Before you decide to hate me forever for suggesting such a thing, I just want to note that my interest in such an experimental program was first piqued by reading Heinlein, where everyone has the option (given enough money) to live as long as they wish through rejuvenation (and an ample supply of replacement parts from a personal, non-thinking clone). These aspects are most entertainingly approached in “The cat who walked through walls,” which has little social commentary that I am aware of besides the fact that it allows a small group of people to travel through time willy-nilly, albeit for the purposes of ‘good.’ But most of the book is good rip-roaring fun–and humorous as much as it contains action. I would highly recommend it. The one Heinlein I absolutely hate is “Stranger in a strange land,” called by some the best science-fiction novel ever written, but in my opinion does not ask the right questions about how to form the sort of Utopian society that Heinlein repeatedly advocates.

Back to my point on Eugenics. Positive eugenics would work by the repeated breeding of humans with genetic traits deemed desireable by whoever was running the experiment–in Heinlein the most important factor was originally longevity, as dictated by a group which was prepared to offer good money to members of the ‘families’ to marry and reproduce within a certain (extended) group of people whose ancestors had been long-lived.

Sadly, I doubt such an experiment would work in the real world, mostly because people are people, they often object to experiments such as this, love finds a way, and the important fact that such a long-term project would be inconceivable to most sources of funding.

I edited this post because I realized I was linked to (albeit incorrectly, sorry Rob) by Rob Loftis’ blog, and I decided he would not want me to write such a thing as I stated in the first paragraph without explaining my intentions further, so that there would be no chance of negative misunderstanding.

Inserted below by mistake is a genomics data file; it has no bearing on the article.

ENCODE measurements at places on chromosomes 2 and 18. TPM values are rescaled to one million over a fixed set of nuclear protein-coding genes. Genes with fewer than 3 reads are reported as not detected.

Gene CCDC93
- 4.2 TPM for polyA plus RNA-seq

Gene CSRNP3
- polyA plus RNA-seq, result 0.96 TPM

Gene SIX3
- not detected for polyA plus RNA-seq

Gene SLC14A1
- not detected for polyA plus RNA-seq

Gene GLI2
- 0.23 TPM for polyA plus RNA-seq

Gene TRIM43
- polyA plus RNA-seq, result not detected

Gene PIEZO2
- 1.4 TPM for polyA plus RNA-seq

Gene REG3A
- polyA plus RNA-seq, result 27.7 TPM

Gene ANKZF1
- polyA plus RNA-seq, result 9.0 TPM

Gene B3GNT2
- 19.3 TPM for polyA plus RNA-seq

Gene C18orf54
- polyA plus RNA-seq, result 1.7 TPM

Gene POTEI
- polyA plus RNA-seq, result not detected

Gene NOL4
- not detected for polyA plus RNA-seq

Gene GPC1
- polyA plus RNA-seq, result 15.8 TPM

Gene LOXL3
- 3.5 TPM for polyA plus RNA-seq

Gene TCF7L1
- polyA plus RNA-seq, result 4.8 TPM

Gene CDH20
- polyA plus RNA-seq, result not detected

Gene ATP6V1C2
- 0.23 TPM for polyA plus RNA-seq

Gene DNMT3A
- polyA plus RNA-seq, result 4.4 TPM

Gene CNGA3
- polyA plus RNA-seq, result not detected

Articles on Eugenics and Darwinism, by the way, can be found in Steven Jay Gould’s book “Dinosaur in a Haystack”


and closing again

Something I am sure Jenny would appreciate:

“The rest of the 200 features don’t fall into any one visionary category; they’re an assortment of tweaks and upgrades that pile up like something out of Gilbert and Sullivan:

The Safari browser now subscribes to R.S.S. news feeds,
And its “private browsing” mode conceals the tracks of online deeds.
There are archives now, and log files, when you send or get a fax;
You can make the pointer bigger on those Jumbotron-screened Macs.
You can start a full-screen slide show from some photos on demand;
And the voice that reads the screen aloud can lend the blind a hand.
There’s a password-phrase suggestor meant to make yours more secure,
And the Grapher module draws equations simple and obscure.
Then the Automator program is a geeky software clerk –
You just choose the steps you want performed, and it does all the work.
There’s a lot of miscellany, lots of spit-and-polish stuff,
But it works and doesn’t slow you down – and these days, that’s enough.”





“Diamicton is a descriptive term referring to a deposit that is usually massive and poorlysorted, containing clasts of many sizes. The clasts range in size from clay to boulders and are of varying compositions. The previous description sounds like a till, however the term diamictonshould be used when the origin of a deposit is not known. The term till implies a glacial origin and would therefore be inappropriate if the origin is nonglacial. The term glacial diamicton or till shouldonly be used when the origin of the deposit is known to be glacial.”